This has little to with my topic, but it is a great fantasy component—a throne of ice.
It has just occurred to me that I haven’t told you why we are here. I’m researching my fourth fantasy novel. I have finished my third, rounding out my “Gods of the New World” trilogy, and I think it is the best one yet. Sadly, Diversion Books has decided to focus on non-fiction, which means I’ll need to find a new publisher. Diversion is kindly continuing to sell my books until I do. But what does a writer do when they finish a novel? Start a new one.
Because the trilogy (“The Obsidian Mirror,” “Fire in the Ocean,” and soon (I hope) “Lords of the Night”) was based on New World mythologies, legends and folk tales, I thought I’d turn to the Old World for inspiration. But I didn’t want to recap the European fairy stories and evil creatures like vampires. I have long been intrigued with Iceland. Here’s why:
- Iceland was very isolated from its original settlement around 850 C.E. until WWII. I don’t mean it was cut off from the rest of the world–the Icelandic Vikings were highly skilled seafarers, and Iceland was always in distant touch with the rest of the world. But it was difficult and dangerous to get to Iceland, and difficult and dangerous to go elsewhere. The language hasn’t changed since Medieval times, except for the addition of modern words like computer.
- Around 25% of the population believes in or gives some credence to the existence of the huldefolk, the hidden people. English translates this into elves or fairies, but don’t imagine little fluffy things with butterfly wings. The huldefolk were the same size as people and earned their living doing similar things–farming and fishing. But they had powerful magic, their own religion, and lived inside the stones in magnificent palaces, wearing fine clothes and jewels–unlike the average Icelander, who lived in a single room with everyone else in the family and their children, slaves and servants, and probably a few dogs and cats and possibly a sheep or two. After the Christianization of Iceland in 1000 C.E., when it became the sanctioned religion, pagan worship became illegal. I find it hard to believe that paganism just died right then and there, however. The huldefolk lent some creativity and glamor to lives that were hard, filled with labor from dawn to dusk, and dangerous.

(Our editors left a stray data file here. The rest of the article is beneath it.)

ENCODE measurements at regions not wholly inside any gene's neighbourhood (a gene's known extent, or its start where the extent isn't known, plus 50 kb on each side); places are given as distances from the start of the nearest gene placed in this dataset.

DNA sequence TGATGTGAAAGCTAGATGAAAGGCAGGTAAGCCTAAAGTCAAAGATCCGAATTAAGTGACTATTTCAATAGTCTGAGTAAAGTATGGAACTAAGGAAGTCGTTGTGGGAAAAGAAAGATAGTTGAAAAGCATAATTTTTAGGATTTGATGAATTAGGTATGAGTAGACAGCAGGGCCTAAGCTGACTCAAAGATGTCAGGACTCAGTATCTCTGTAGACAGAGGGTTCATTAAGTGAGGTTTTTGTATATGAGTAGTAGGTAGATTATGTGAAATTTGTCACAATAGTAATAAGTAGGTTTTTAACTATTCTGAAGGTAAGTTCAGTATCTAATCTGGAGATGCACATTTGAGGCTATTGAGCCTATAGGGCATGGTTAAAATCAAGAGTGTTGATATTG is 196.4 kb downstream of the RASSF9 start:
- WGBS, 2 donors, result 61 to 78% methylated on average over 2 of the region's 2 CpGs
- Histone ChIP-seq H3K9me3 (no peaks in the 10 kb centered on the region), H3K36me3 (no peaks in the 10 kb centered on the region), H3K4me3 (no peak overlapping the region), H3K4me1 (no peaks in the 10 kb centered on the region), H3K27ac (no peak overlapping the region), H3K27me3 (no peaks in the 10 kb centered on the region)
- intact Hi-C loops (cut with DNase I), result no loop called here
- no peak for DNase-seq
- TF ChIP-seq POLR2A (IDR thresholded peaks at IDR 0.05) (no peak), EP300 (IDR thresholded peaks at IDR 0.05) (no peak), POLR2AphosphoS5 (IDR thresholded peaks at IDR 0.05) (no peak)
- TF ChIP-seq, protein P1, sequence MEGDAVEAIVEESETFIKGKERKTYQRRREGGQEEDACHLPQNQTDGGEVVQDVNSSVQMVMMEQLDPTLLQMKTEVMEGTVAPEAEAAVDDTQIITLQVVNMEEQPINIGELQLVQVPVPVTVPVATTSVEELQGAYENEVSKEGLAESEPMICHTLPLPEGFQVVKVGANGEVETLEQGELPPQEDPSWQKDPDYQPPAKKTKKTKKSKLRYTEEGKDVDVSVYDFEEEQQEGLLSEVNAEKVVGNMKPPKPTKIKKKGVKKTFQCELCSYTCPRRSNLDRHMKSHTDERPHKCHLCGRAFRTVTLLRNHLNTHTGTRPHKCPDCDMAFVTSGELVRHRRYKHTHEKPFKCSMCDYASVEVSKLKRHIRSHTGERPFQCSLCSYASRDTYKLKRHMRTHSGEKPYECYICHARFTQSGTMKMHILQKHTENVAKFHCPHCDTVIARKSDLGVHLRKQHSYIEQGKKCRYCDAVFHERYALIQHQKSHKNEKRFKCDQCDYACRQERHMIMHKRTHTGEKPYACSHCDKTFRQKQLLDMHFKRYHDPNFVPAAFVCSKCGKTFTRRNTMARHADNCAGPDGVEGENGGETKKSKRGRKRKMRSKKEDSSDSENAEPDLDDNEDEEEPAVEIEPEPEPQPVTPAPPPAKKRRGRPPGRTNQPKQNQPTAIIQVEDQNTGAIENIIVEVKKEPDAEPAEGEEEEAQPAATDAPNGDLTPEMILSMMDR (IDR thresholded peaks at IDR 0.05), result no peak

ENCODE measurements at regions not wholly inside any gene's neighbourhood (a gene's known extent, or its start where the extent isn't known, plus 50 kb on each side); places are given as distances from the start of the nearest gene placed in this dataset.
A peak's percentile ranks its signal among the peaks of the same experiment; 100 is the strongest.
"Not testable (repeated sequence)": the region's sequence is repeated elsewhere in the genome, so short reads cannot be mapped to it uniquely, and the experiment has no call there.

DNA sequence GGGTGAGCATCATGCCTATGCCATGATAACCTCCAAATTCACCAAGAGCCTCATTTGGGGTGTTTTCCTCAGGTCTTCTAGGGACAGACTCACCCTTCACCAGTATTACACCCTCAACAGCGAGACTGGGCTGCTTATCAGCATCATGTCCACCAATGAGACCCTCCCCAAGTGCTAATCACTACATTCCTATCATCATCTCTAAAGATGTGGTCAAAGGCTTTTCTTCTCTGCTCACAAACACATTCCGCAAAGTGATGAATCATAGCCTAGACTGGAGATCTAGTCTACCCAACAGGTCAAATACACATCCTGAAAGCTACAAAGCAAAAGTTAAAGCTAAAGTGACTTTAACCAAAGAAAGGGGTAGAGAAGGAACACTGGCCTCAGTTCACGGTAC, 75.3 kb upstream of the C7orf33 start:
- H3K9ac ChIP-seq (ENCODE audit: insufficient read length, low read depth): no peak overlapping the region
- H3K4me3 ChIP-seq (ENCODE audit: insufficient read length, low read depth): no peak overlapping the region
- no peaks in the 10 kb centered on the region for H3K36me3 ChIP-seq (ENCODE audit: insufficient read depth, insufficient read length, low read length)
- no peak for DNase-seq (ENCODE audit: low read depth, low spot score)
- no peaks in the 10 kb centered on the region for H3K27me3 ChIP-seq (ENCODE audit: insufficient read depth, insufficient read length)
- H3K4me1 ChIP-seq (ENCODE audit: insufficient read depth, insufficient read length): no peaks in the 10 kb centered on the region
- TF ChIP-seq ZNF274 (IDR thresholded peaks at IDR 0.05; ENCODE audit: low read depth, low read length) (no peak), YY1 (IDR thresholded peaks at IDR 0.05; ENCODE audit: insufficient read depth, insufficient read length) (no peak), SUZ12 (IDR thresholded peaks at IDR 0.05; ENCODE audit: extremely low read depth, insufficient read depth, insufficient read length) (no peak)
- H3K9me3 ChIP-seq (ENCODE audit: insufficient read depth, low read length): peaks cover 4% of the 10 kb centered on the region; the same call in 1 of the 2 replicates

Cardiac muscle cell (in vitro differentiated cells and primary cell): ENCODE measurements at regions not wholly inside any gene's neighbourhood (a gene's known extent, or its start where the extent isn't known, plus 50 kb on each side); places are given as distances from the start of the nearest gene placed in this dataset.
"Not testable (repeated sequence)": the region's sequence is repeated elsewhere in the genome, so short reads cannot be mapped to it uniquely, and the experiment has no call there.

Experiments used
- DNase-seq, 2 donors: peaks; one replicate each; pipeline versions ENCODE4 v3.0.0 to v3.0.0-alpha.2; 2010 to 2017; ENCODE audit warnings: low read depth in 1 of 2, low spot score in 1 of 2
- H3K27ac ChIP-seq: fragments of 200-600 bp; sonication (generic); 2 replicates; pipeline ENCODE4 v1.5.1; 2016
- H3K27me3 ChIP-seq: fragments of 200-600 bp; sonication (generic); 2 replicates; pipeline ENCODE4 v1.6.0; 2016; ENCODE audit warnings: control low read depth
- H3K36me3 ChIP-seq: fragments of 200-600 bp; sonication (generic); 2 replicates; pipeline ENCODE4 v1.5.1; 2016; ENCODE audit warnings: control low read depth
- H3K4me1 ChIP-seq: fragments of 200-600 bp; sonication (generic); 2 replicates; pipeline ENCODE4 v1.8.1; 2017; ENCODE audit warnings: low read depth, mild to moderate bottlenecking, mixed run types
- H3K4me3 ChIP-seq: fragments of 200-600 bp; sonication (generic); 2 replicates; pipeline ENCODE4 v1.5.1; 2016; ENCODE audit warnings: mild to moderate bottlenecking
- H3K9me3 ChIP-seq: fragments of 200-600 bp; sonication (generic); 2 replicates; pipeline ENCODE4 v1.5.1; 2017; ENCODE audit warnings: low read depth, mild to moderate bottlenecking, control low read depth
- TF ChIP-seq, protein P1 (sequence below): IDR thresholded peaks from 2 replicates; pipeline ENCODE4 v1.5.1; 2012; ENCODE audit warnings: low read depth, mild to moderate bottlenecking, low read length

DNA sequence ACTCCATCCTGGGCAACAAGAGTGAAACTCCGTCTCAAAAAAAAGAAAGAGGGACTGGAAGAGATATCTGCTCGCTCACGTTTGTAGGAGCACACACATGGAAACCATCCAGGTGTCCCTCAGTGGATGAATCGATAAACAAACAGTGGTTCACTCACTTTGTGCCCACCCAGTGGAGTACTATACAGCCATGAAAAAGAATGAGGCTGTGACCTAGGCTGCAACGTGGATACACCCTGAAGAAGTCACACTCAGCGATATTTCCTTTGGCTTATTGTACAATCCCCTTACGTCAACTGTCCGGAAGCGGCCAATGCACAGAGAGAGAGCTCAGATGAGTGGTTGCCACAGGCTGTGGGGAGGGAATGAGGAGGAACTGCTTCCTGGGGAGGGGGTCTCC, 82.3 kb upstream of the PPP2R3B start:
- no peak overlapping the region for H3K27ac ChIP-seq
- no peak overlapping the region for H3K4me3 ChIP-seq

- I read many of the sagas (I read them in translation. I am so glad I didn’t torture myself by trying to learn Icelandic.), and several volumes of fairy tales and related topics, I decided that the fairy tales were highly reminiscent of stories from continental Europe. But the Icelandic tradition of magicians has an entirely different flavor. They once believed there was a Black School for magicians, located “somewhere far away” and underground. There was no light, so the students studied by the fiery letters of their books. The Black School graduated its students in groups of seven, and the last student to leave the school would be claimed by the devil. Nonetheless, Iceland had several revered bishops and priests who were also magicians. And there were a number of Icelandic grimoires, books of incantations, now lost. Of course.
- Iceland is a very different place, physically. It is full of active volcanoes, mud pots, hot pools, lava flows, and everything that goes with that. They have two kinds of volcanoes, which is unusual–cone and shield. Being so far north (nearly within the Arctic Circle), the plants and animals are quite different as well. Until the Vikings arrived, the only land mammal that made Iceland a permanent home was the Arctic fox. Polar bears still occasionally visit, but they don’t live here. Despite the dearth of any other dangerous land animals, the Icelanders filled their landscape with huldefolk, trolls, and assorted monsters. We haven’t left Reykjavík yet, but it appears a rather austere land, beautiful, awe-inspiring, but stark.
What more could a fantasy author ask for? All I need now is a story.